Perhaps the most amusing was CNN News Anchor Wolf Blitzer, who tweeted that he’d arrived at COP26 with a backdrop of Edinburgh Castle. Which is approximately 46 miles and a completely different city away from all the action in Glasgow…
What was happening outside the COP?
For the duration of the conference, the area inside the secure zone of Glasgow’s main conference centre was counted as UN territory. But back in Scotland (ie the other side of the cordon) protesters were making their thoughts known.
Climate activist and Jeremy Clarkson trigger Greta Thunberg poured scorn early on, saying it was all just ‘blah blah blah’ and this was generally the line of those wielding placards on the streets, that the world’s leaders were not doing nearly enough to avert large-scale crisis and general armageddon.
However, the protests remained good natured and there wasn’t violence, which was welcomed by Glasgow, the government and the police, not to mention the delegates. However, their presence was no doubt a crucial reminder to leaders that the world’s public expects change.
Okay, so what actually happened?
Good point, we’re a good 1,000 words in and we’ve not really said anything definitive. Which, to be fair, is how it looked things might end up as by the Friday evening deadline for an agreement, a text had not been adopted by the attendees. However, negotiations continued into the night and throughout the weekend (this always happens) until finally all sides agreed on a way forward.
The major sticking point was fossil fuel, particularly coal. Countries like India and China were not happy with the suggested line committing them to ‘phasing out’ coal, and eventually it was agreed to write ‘phase down’ coal. This amendment agreed, the rest fell quickly into place.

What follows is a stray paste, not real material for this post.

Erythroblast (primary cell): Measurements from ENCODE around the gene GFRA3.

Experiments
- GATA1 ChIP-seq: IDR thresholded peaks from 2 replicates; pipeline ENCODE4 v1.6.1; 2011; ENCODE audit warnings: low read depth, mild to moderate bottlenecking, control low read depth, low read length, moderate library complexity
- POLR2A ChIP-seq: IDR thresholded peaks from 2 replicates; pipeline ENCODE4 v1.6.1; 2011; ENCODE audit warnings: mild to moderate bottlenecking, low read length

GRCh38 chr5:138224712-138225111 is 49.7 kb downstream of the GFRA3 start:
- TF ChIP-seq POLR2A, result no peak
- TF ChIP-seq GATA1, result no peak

We’re running out of time and will to live. Give it to me in bullet-points…
– Money – The target of 1.5 degrees (and realistically it’s going to be more like two degrees) temperature rise needs more money, and rich countries promised $100bn, the figure seen as required to keep on-track.
– Coal – Countries agreed to ‘phase down’ their use of the fossil fuel for energy production including biggies like Poland, Vietnam and Chile, but currently China, India and the US are not behind the plans.
– Deforestation – Leaders from over 100 world countries, which cover 85% of the world’s forests and include Brazil, home to the Amazon rainforest, promised to stop deforestation by 2030.
– Over 100 countries agreed to cut methane emissions by 30% by 2030. China and India were not on the list, but it’s hoped that there’s still a chance to get them onboard.
– The US and China will cooperate over climate-change. The Biden administration and President Xi reaffirmed their aim to limit climate change to 1.5 degrees and also promised to work hand-in-hand (ash) on methane emissions, de-carbonisation and the transition to clean energy. Certainly a step in the right direction for two of the world’s biggest powers and polluters.
– Bankers – because it wasn’t just countries at the negotiating table, the world’s financial institutions (450 of them, controlling a total of $130tn) agreed to back clean technologies and lead the charge of business being net-zero carbon emitters.
And does it all go far enough?
Obviously not, even with the ambitious curbs announced by world governments in the wake of COP26 the planet faces a tricky 100 years dominated by the effects of climate change. But it sets the right tone.
The reality is that governments can only do so much, while public sentiment and technology will be the big drivers in reaching net-zero emissions.
At best COPs and governments set the music to which the rest of us tap our feet to. As public demand for cleaner solutions, like battery powered cars, technology provides solutions. And events like COP26 put pressure on governments (hello ‘heat pumps’) to accelerate green policies while public awareness changes behaviours.
So no, not far enough, but still far…